The Court of Appeals concluded that in any event a guilty plea should not "have preclusive effect as to potential but not actually litigated issues respecting the exclusion of evidence on fourth amendment grounds." Id., at 1140-1141. The court cited the general view of courts and commentators that "among the most critical guarantees of fairness in applying collateral estoppel is the guarantee that the party sought to be estopped had not only a full and fair opportunity but an adequate incentive to litigate `to the hilt' the issues in question." Id., at 1141. Unlike a criminal defendant who has been convicted after a full trial on the criminal charges, a defendant who pleads guilty has not necessarily had an adequate incentive to litigate "with respect to potential but unlitigated issues related to the exclusion of evidence on fourth amendment grounds." Ibid.
After the Court of Appeals denied rehearing, id., at 1143, petitioners' suggestion for rehearing en banc was denied by an equally divided court. Ibid. We granted certiorari, 459 U.S. 904 (1982), to resolve the uncertainty concerning the impact of a guilty plea upon a later suit under § 1983. We now affirm.
In Metros v. United States District Court for the District of Colorado, 441 F.2d 313 (1970), the Court of Appeals for the Tenth Circuit held that a guilty plea to one count of possession of heroin must be given preclusive effect in a subsequent civil rights action against police officers who had searched the premises in which the narcotics were found. Other federal courts have concluded, however, that civil rights plaintiffs are not barred from litigating issues that could have been raised in prior proceedings in state court on a different cause of action. See, e.g., New Jersey Ed. Assn. v. Burke, 579 F.2d 764, 772-774 (CA3 1978); Lombard v. Board of Ed. of City of New York, 502 F.2d 631, 635-637 (CA2 1974). Since no motion to suppress evidence on Fourth Amendment grounds was ever raised at the state-court proceedings, this case does not present questions as to the scope of collateral estoppel with respect to particular issues that were litigated and decided at a criminal trial in state court. As we did in Allen v. McCurry, 449 U.S. 90, 93, n. 2 (1980), we now leave those questions to another day.
We must decide whether Prosise's § 1983 action to redress an alleged Fourth Amendment violation is barred by the judgment of conviction entered in state court following his guilty plea. Petitioners' initial argument is that under principles of collateral estoppel generally applied by the Virginia courts, Prosise's conviction would bar his subsequent civil challenge to police conduct, and that a federal court must therefore give the state judgment the same effect under 28 U.S.C. § 1738.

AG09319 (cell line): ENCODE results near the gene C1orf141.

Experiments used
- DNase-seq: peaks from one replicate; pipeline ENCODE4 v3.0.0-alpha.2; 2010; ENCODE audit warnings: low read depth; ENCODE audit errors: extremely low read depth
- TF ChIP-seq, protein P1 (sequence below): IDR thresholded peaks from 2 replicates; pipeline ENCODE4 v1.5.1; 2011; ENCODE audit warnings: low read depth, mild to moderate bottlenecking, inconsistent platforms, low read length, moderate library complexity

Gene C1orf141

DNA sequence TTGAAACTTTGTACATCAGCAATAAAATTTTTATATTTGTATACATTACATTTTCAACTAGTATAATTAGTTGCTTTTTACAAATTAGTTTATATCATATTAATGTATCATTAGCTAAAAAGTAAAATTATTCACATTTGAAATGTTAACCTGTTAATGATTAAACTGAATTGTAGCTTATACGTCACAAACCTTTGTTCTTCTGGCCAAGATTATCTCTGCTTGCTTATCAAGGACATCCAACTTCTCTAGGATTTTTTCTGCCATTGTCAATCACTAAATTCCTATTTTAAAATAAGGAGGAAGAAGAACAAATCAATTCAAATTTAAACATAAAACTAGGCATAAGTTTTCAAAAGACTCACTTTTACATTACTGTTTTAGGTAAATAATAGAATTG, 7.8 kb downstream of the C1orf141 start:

Title 42 U.S.C. § 1983 at the time in question provided:
"Every person who, under color of any statute, ordinance, regulation, custom, or usage, of any State or Territory, subjects, or causes to be subjected, any citizen of the United States or other person within the jurisdiction thereof to the deprivation of any rights, privileges, or immunities secured by the Constitution and laws, shall be liable to the party injured in an action at law, suit in equity, or other proper proceeding for redress."
The Fourth Amendment provides:
"The right of the people to be secure in their persons, houses, papers, and effects, against unreasonable searches and seizures, shall not be violated; and no Warrants shall issue but upon probable cause, supported by Oath or affirmation, and particularly describing the place to be searched, and the persons or things to be seized."
Title 28 U.S.C. § 1738 provides, in relevant part, that the "Acts, records and judicial proceedings" of any State, Territory, or Possession "shall have the same full faith and credit in every court within the United States and its Territories and Possessions as they have by law or usage in the courts of such State, Territory or Possession from which they are taken."
In Allen v. McCurry, 449 U.S. 90 (1980), the Court considered whether the doctrine of collateral estoppel can be invoked against a § 1983 claimant to bar relitigation of a Fourth Amendment claim decided against him in a state criminal proceeding. The Court rejected the view that, because the § 1983 action provides the only route to federal district court for the plaintiff's constitutional claim, relitigation of the Fourth Amendment question in federal court must be permitted. No support was found in the Constitution or in § 1983 for the "principle that every person asserting a federal right is entitled to one unencumbered opportunity to litigate that right in a federal district court, regardless of" whether that claim has already been decided against him after a full and fair proceeding in state court. Id., at 103. The Court concluded that the doctrine of collateral estoppel therefore applies to § 1983 suits against police officers to recover for Fourth Amendment violations. The Court in Allen v. McCurry did not consider precisely how the doctrine of collateral estoppel should be applied to a Fourth Amendment question that was litigated and decided during the course of a state criminal trial. Id., at 105, n. 25.